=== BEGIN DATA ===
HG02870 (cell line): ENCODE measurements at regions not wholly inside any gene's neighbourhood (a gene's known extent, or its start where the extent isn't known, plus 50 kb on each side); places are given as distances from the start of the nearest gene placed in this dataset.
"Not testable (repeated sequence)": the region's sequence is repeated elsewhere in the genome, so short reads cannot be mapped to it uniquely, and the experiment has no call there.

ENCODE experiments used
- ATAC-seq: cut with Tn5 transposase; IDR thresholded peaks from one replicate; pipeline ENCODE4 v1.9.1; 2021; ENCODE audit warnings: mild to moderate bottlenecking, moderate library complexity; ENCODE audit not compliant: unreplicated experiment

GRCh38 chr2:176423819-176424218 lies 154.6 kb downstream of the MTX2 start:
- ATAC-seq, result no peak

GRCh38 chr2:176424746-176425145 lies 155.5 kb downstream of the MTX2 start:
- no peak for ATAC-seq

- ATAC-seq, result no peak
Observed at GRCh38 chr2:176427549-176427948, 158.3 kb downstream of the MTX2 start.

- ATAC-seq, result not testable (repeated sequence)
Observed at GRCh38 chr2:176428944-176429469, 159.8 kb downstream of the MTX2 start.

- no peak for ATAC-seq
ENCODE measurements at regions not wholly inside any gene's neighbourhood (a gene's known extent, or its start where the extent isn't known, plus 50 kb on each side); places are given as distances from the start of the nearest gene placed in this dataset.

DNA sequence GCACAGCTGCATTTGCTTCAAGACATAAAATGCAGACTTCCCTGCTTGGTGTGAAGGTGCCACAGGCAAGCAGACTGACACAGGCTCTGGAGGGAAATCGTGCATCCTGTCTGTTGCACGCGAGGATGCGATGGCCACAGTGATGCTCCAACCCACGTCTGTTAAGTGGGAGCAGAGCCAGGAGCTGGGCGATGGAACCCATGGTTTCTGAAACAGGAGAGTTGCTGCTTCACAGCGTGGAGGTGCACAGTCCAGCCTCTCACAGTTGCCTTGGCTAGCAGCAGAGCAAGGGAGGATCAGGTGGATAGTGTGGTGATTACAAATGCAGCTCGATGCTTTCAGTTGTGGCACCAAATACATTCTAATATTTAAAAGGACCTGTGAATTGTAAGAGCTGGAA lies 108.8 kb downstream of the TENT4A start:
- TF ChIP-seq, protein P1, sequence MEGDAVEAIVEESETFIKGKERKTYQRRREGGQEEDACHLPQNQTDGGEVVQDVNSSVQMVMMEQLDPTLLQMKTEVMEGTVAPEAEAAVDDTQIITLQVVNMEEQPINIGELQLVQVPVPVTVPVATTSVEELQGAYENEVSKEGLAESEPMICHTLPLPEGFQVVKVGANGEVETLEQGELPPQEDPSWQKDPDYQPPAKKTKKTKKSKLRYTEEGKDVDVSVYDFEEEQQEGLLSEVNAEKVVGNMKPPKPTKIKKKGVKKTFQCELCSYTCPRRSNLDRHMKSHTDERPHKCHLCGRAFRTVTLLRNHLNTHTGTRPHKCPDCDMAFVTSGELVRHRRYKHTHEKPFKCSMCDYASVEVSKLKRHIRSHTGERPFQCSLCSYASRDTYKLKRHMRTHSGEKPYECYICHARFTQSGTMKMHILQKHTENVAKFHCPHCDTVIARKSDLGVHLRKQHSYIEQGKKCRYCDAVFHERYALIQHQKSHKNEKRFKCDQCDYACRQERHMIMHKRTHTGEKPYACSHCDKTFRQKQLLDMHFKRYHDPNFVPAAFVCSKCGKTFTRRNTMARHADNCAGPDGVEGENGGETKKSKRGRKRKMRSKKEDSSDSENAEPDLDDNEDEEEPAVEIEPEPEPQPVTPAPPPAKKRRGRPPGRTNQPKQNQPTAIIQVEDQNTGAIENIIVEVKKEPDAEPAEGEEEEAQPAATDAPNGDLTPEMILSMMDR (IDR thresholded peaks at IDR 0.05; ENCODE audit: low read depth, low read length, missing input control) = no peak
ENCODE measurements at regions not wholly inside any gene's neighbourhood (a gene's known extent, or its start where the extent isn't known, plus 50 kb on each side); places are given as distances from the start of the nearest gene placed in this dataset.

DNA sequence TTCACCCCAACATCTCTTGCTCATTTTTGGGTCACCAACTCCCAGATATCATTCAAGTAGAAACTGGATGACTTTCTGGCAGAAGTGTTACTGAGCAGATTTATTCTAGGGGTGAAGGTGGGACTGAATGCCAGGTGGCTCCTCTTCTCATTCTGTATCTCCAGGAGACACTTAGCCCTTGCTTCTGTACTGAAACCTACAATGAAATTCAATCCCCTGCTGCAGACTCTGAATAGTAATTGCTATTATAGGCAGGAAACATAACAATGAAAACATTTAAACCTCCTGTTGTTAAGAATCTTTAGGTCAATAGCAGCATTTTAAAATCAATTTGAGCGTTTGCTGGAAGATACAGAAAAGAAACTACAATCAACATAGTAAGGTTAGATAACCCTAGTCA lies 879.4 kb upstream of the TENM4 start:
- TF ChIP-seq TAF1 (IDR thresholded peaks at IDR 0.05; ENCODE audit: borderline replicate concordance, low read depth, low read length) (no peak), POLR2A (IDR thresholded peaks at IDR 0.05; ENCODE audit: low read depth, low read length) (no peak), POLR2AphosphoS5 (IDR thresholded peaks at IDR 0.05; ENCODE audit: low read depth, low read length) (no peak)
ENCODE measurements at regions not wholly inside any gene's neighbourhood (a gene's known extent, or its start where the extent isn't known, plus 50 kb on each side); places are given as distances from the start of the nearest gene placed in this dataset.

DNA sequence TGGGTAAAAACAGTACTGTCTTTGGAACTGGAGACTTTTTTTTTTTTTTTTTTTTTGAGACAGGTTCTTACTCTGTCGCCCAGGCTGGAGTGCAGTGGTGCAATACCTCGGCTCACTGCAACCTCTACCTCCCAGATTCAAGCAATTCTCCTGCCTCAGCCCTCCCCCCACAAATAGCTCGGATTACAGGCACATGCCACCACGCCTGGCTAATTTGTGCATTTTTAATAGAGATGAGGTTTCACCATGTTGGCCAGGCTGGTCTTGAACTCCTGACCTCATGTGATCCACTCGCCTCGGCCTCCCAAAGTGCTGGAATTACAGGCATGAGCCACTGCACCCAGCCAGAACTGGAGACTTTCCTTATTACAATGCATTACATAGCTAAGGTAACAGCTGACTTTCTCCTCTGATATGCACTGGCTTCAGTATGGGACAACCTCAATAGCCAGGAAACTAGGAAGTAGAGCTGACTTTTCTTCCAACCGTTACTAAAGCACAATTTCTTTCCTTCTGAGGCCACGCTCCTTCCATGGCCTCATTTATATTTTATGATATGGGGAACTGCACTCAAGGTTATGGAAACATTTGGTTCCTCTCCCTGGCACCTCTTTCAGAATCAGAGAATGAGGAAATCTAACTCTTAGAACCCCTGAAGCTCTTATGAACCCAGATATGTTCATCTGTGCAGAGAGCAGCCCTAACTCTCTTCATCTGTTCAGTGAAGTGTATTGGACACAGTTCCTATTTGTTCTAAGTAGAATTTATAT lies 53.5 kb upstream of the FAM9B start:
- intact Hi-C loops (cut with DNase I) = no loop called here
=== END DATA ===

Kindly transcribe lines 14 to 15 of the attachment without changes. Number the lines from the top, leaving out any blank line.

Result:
ENCODE measurements at regions not wholly inside any gene's neighbourhood (a gene's known extent, or its start where the extent isn't known, plus 50 kb on each side); places are given as distances from the start of the nearest gene placed in this dataset.

DNA sequence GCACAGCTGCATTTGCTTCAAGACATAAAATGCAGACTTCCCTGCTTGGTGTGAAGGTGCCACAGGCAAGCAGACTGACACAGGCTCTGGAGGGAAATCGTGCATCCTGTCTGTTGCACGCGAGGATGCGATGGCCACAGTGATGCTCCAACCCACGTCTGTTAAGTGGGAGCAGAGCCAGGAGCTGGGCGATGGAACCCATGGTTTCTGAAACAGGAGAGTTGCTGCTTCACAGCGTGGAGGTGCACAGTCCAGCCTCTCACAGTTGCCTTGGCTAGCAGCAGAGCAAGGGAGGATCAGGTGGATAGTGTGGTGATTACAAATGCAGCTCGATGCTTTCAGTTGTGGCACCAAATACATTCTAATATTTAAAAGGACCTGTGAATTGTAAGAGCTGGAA lies 108.8 kb downstream of the TENT4A start: